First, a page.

It is preferable to avoid a total lack of availability, however, underages can occur when supply chain managers are unable to accurately forecast a last-time purchase, resulting in the same problem. Overages result in unnecessary capital expenditures that are hard to recoup. Further, it may be difficult for supply chain managers to justify the initial capital outlay followed by long-term storage and warehousing costs to buy a component before it is needed.

Supply chain lack availability

Additionally, is it better to maintain older product lines built with components that are becoming obsolete rather than designing new revenue-generating products? It is possible that EOL schedules cannot meet the needs of all customers, leaving production gaps.

During the last time buy stage, pricing may dip for a short time. When semiconductors reach complete obsolescence, however, prices can begin to rise as third-party sellers experiment with supply and demand. Businesses can be exposed to significant safety and quality issues if they accidentally purchase remarked or tampered devices from such sellers without a clear chain of custody.

No Cancel, No Return Orders Have Increased

No cancel no return orders increased

Because of the unprecedented semiconductor shortage, strict practices have emerged in the supply chain. This includes the rise of no cancel, no return orders, or NCNRs. NCNR status is determined solely by the supplier; suppliers use this tag when the product has limited demand or presents another liability, such as issues with returns or resales.

Recently, suppliers have increased NCNRs to combat ghost orders, the practice of ordering the same batch of components from multiple suppliers until one delivery is successful, then canceling the others. Ghost orders have created a glut of some components due to duplicate demand that suddenly disappears.

While NCNR clauses can lead to lost return privileges, there are other potential issues as well. NCNR orders put OEMs on a much tighter schedule, limiting their time to go through the redesign process. Also, they can limit OEMs’ ability to make big last-time buys, as they won’t have as much time to make a decision about certain chips. This can cause problems for supply chain managers.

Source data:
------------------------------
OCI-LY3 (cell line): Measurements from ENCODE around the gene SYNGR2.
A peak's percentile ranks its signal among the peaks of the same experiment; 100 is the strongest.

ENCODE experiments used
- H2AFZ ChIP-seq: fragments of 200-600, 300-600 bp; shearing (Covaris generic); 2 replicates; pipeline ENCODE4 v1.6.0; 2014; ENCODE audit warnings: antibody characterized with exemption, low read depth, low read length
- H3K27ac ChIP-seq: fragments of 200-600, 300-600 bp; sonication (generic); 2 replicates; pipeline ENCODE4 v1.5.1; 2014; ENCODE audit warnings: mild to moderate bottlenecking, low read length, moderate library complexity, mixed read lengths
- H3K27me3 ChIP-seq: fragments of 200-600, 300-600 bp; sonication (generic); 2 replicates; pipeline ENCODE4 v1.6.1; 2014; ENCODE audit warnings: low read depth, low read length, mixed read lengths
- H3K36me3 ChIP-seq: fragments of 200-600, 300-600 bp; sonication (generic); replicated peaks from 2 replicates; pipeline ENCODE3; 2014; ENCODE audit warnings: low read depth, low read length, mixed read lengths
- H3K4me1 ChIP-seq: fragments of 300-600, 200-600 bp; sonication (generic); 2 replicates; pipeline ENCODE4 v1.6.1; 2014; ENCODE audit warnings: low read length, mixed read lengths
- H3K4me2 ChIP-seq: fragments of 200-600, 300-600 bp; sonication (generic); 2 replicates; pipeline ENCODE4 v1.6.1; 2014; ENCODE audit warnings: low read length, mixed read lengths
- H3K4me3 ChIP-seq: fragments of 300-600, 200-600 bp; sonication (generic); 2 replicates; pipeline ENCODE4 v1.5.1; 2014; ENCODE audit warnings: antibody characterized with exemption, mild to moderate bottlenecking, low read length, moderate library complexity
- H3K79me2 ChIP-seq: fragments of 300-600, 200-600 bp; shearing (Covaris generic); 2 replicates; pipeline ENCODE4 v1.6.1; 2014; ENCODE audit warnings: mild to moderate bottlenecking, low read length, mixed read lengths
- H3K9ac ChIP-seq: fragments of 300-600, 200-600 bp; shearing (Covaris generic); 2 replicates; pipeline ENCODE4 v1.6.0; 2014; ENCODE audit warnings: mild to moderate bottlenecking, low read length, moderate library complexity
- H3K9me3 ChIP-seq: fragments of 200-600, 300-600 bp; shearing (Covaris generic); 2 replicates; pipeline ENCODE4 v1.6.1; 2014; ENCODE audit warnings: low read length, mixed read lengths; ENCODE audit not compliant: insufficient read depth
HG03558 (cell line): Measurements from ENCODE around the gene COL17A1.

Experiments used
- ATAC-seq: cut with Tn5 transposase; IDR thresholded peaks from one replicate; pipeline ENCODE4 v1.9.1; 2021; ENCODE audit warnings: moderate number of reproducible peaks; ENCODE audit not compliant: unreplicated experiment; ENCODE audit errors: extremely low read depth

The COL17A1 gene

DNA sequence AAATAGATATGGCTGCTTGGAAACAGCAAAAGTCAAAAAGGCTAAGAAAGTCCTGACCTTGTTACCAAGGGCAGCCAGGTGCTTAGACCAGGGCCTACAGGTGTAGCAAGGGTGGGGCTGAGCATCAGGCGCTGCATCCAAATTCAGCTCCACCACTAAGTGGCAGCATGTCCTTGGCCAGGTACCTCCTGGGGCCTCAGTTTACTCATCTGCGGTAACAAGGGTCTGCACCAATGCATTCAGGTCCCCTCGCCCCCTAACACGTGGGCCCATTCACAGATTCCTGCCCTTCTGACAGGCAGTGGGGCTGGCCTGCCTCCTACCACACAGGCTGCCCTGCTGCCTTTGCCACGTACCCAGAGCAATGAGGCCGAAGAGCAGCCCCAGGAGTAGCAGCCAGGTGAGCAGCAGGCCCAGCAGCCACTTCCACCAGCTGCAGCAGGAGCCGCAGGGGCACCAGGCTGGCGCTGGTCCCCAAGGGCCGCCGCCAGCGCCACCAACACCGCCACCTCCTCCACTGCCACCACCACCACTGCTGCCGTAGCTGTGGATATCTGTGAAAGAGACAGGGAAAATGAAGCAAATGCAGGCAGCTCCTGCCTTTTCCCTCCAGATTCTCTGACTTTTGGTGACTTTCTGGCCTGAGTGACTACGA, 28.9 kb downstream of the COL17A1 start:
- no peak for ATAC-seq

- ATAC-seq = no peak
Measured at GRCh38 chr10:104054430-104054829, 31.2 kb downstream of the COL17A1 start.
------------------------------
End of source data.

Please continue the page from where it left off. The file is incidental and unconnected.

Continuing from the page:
How Can Businesses Address Supply Chain Issues and Semiconductor Chip Shortages?

Business address supply chain

It is possible for supply chain managers to protect their companies as the market becomes more volatile. Here are some actions and strategies to consider:

  • Take a look at alternative parts that are readily available right now. Then, switch to those devices. By selecting parts that are more available on the market, companies can save time and money.
  • Pay closer attention to individual market segments. Know which market verticals are competing for any parts you rely on. Car companies, for example, often use the same semiconductors as consumer electronics companies.
  • Give as much lead time as possible. Some chips have lead times exceeding a year, so orders should be placed sooner rather than later. This strategy increases the likelihood of obtaining the necessary components on your desired schedule.

There have been calls for more reshoring of semiconductor production to the USA, and change is happening. As a result, American electronics production will become more resilient and less dependent on foreign entities.

But it won’t happen overnight. Supply chain managers can protect themselves by being proactive until their product needs catch up with the high-tech semiconductors flowing from America’s new domestic manufacturing facilities.